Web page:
Safa president Danny Jordaan steps up bid for seat at Fifa's head table

South African Football Association president Danny Jordaan.
South African Football Association president Danny Jordaan.
Image: Lefty Shivambu - FIFA via Getty Images)

South African Football Association president Danny Jordaan faces final days of canvassing as he seeks election to football’s most powerful body – the FIFA Council.

Jordaan has been endorsed as the candidate of Cosafa – the regional body of southern African football associations – for the post vacated by former Ghana Football Association Kwesi Nyantakyi.

Nyantakyi has been banned from football after being caught in a bribery sting.

The spot on the council is reserved for an African official from an Anglophone country and Jordaan is up against Elvis Chetty (Seychelles)‚ Moses Hassim Magogo (Uganda)‚ Walter Nyamilandu (Malawi) and Leodgar Tenga‚ who is a former Tanzania Football Association president and CAF executive committee member and played for his country in their only African Nations Cup finals appearance in 1980.

Jordaan has been traveling through west Africa in the last week seeking support and was in London on Monday night for the FIFA awards – where he would have met more officials from other African countries in a search for support.

Even though the post is only for an Anglophone‚ the entire membership of the Confederation of African Football vote in the ballot on Sunday when CAF hold a special congress in Sharm El Sheikh in Egypt.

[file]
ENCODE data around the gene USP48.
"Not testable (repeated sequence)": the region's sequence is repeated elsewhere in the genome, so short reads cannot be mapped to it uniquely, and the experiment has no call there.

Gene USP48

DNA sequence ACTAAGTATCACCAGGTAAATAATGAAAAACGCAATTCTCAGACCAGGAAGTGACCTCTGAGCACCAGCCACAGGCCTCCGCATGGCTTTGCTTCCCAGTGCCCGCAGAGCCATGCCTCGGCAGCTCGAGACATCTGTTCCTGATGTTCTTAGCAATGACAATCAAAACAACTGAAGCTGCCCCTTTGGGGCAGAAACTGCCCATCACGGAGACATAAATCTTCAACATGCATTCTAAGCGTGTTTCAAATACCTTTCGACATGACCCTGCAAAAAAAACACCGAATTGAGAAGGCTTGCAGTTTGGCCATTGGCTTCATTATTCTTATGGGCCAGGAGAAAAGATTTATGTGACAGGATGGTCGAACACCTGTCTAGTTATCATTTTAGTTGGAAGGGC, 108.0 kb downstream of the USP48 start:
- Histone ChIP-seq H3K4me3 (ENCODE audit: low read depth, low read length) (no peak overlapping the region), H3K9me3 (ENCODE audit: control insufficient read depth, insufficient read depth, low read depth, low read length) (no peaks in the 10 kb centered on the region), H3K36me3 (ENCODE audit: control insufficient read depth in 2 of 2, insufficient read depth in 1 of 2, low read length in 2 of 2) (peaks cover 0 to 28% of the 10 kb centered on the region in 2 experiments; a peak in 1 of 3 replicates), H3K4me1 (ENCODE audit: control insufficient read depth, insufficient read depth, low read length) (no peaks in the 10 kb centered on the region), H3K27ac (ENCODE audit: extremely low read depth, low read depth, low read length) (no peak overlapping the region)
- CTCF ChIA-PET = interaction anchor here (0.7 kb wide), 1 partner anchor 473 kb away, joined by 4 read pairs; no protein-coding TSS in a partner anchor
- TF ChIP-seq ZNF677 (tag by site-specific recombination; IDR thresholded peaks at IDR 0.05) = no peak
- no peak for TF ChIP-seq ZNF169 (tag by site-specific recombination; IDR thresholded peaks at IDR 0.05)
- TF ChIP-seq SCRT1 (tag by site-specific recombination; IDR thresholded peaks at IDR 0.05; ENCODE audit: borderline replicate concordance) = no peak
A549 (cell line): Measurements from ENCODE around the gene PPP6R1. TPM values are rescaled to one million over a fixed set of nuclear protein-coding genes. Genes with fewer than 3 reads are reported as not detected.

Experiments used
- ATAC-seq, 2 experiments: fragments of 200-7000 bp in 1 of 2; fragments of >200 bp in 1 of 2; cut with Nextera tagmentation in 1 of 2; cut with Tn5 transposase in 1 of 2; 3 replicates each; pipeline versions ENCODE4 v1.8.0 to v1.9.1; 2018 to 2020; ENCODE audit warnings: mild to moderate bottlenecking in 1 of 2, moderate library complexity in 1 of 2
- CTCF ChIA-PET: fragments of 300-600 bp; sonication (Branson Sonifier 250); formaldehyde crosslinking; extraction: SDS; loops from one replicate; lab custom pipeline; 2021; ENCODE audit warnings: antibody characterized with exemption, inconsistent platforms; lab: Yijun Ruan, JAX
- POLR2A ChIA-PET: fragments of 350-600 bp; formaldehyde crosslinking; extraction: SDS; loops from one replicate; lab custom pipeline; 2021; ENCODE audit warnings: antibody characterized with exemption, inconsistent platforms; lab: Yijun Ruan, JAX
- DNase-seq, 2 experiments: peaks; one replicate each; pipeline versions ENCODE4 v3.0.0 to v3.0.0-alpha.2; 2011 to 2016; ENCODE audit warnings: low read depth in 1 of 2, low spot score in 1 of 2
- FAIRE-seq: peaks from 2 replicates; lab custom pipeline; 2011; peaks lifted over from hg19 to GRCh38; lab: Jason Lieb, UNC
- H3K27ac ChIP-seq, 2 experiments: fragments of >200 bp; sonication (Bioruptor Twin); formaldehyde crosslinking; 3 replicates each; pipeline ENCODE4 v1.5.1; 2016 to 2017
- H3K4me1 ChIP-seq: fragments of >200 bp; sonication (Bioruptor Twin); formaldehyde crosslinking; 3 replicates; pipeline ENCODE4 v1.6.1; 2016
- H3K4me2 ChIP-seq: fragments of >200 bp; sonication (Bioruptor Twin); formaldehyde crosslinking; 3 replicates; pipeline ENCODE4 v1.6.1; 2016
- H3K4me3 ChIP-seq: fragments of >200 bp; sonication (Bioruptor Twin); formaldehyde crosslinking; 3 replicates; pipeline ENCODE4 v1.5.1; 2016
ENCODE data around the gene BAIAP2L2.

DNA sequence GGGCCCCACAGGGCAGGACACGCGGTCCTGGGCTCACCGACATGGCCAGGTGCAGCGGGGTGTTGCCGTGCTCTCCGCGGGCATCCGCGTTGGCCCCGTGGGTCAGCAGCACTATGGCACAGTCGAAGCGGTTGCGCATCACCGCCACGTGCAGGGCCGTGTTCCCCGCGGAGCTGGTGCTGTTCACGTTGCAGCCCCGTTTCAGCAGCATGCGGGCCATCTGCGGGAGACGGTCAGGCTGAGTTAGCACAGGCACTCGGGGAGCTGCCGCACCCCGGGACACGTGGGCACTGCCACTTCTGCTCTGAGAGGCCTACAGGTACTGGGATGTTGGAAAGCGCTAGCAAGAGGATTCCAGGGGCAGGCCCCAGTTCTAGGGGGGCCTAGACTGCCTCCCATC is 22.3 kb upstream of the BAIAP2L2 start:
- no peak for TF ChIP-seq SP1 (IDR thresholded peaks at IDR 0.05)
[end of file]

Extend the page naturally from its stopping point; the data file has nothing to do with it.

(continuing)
It has been called specially for the vote to fill the FIFA seat.

Jordaan arrives in Egypt on Tuesday for CAF meetings which precede the vote.

He is a member of the executive committee of African football’s governing body.

It is the third time Jordaan is seeking a place on the FIFA council‚ which has 37 members and is the all-powerful cabinet that runs the affairs of world football’s governing body.

He was handed a embarrassing setback in first bid in 2011‚ when the SAFA boss stood for both the CAF and FIFA executive committee elections but withdrew from the CAF election against Kalusha Bwalya of Zambia in a tactical move he thought would help his bid for the FIFA post.

But it backfired as Jordaan received 10 votes from the 53 national members who make up CAF and was handsomely beaten.

Two years ago he also announced his intention to stand but withdrew from the race ahead of FIFA integrity checks.

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